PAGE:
People who find themselves suddenly having to make significant investment decisions often feel overwhelmed, confused, or even afraid. They fear making costly mistakes which could jeopardise their financial futures. In most cases, fear stems from lack of information, understanding or experience which undermines confidence in making the right decisions. These emotions can bring about the very thing that is feared – that is, costly mistakes. Learning to invest is a bit like learning to ride a bike. When you first get on a bike, never having ridden before, your fear of falling off means you ride slowly with your feet ready to touch the ground, so you are much more likely to fall. Once you learn to proceed confidently with your feet firmly pushing the pedals, you have a quick, smooth ride with a low risk of falling.
Fear can lead to procrastination of decision making, or inertia. The cost of not making an investment decision or delaying it is the opportunity cost, which is the investment return that could have been achieved if the decision had been made earlier. Fear can also lead to panic decisions after an investment has been made, which can result in actual loss or in opportunity cost.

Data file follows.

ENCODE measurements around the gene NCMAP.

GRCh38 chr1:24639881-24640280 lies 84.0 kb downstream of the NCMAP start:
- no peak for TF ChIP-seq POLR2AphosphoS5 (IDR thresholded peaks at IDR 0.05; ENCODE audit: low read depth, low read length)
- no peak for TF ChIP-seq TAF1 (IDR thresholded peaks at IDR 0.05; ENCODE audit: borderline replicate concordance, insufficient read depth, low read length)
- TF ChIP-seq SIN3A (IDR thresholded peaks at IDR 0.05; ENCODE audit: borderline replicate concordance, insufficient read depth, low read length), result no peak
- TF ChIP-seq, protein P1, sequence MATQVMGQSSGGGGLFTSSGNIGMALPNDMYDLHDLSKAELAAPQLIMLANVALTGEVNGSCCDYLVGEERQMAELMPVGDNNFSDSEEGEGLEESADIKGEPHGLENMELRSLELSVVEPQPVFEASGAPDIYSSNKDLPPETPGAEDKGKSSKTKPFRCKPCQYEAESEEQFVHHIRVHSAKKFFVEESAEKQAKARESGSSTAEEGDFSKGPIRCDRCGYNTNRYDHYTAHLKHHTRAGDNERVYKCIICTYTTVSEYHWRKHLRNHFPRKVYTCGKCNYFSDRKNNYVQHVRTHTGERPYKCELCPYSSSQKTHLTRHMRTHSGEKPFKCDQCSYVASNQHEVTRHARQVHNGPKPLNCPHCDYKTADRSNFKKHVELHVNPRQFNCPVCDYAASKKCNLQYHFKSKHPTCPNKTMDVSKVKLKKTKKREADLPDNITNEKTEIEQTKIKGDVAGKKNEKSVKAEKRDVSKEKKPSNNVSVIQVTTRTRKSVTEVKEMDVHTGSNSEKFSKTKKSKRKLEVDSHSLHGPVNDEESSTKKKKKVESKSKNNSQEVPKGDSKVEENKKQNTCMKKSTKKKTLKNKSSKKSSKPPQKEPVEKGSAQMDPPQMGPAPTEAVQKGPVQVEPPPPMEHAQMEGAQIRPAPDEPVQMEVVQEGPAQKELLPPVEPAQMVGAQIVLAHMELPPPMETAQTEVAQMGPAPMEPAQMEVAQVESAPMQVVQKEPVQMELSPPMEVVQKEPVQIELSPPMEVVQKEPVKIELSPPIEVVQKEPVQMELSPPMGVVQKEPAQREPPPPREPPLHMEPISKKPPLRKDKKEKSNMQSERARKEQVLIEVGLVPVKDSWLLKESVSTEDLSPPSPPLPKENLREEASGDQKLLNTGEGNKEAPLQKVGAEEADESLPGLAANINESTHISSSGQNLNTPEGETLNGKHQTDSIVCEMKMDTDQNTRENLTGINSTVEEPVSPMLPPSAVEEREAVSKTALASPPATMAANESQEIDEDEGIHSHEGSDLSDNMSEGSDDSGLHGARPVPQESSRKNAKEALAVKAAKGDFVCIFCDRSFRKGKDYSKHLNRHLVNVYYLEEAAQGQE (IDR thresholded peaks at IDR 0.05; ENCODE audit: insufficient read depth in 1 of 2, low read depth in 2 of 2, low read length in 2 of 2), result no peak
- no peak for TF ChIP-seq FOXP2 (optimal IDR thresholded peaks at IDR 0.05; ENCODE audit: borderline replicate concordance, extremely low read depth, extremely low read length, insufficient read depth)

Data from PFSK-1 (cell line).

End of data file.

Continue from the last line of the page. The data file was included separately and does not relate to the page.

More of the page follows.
On the other hand, some investors are over-confident which means they take on high risk that can lead to disastrous consequences. Somewhere in between are those investors who stick to a narrow range of investment options they are familiar with and who lack the confidence to step outside that range. This means their investments can lack diversification resulting in increased risk or opportunity cost.
Investors often behave irrationally, without logic or reason, driven by emotion. In the words of author Jason Zweig, “Investing isn’t about beating others at their game. It’s about controlling yourself at your own game”.